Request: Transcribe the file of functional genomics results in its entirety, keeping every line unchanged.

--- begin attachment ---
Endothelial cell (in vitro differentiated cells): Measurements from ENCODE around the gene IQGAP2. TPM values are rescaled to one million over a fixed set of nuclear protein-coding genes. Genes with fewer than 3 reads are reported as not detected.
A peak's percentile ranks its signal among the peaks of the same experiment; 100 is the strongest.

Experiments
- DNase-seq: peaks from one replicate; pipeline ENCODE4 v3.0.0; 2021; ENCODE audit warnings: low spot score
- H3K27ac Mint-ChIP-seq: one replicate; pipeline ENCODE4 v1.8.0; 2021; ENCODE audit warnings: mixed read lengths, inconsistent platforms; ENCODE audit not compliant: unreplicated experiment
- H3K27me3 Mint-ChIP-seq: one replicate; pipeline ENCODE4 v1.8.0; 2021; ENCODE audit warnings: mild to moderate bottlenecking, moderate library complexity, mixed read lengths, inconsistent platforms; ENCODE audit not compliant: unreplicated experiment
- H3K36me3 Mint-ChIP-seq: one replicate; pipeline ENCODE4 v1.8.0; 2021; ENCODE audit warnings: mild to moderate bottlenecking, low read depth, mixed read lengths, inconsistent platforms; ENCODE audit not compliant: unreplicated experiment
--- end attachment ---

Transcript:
Endothelial cell (in vitro differentiated cells): Measurements from ENCODE around the gene IQGAP2. TPM values are rescaled to one million over a fixed set of nuclear protein-coding genes. Genes with fewer than 3 reads are reported as not detected.
A peak's percentile ranks its signal among the peaks of the same experiment; 100 is the strongest.

Experiments
- DNase-seq: peaks from one replicate; pipeline ENCODE4 v3.0.0; 2021; ENCODE audit warnings: low spot score
- H3K27ac Mint-ChIP-seq: one replicate; pipeline ENCODE4 v1.8.0; 2021; ENCODE audit warnings: mixed read lengths, inconsistent platforms; ENCODE audit not compliant: unreplicated experiment
- H3K27me3 Mint-ChIP-seq: one replicate; pipeline ENCODE4 v1.8.0; 2021; ENCODE audit warnings: mild to moderate bottlenecking, moderate library complexity, mixed read lengths, inconsistent platforms; ENCODE audit not compliant: unreplicated experiment
- H3K36me3 Mint-ChIP-seq: one replicate; pipeline ENCODE4 v1.8.0; 2021; ENCODE audit warnings: mild to moderate bottlenecking, low read depth, mixed read lengths, inconsistent platforms; ENCODE audit not compliant: unreplicated experiment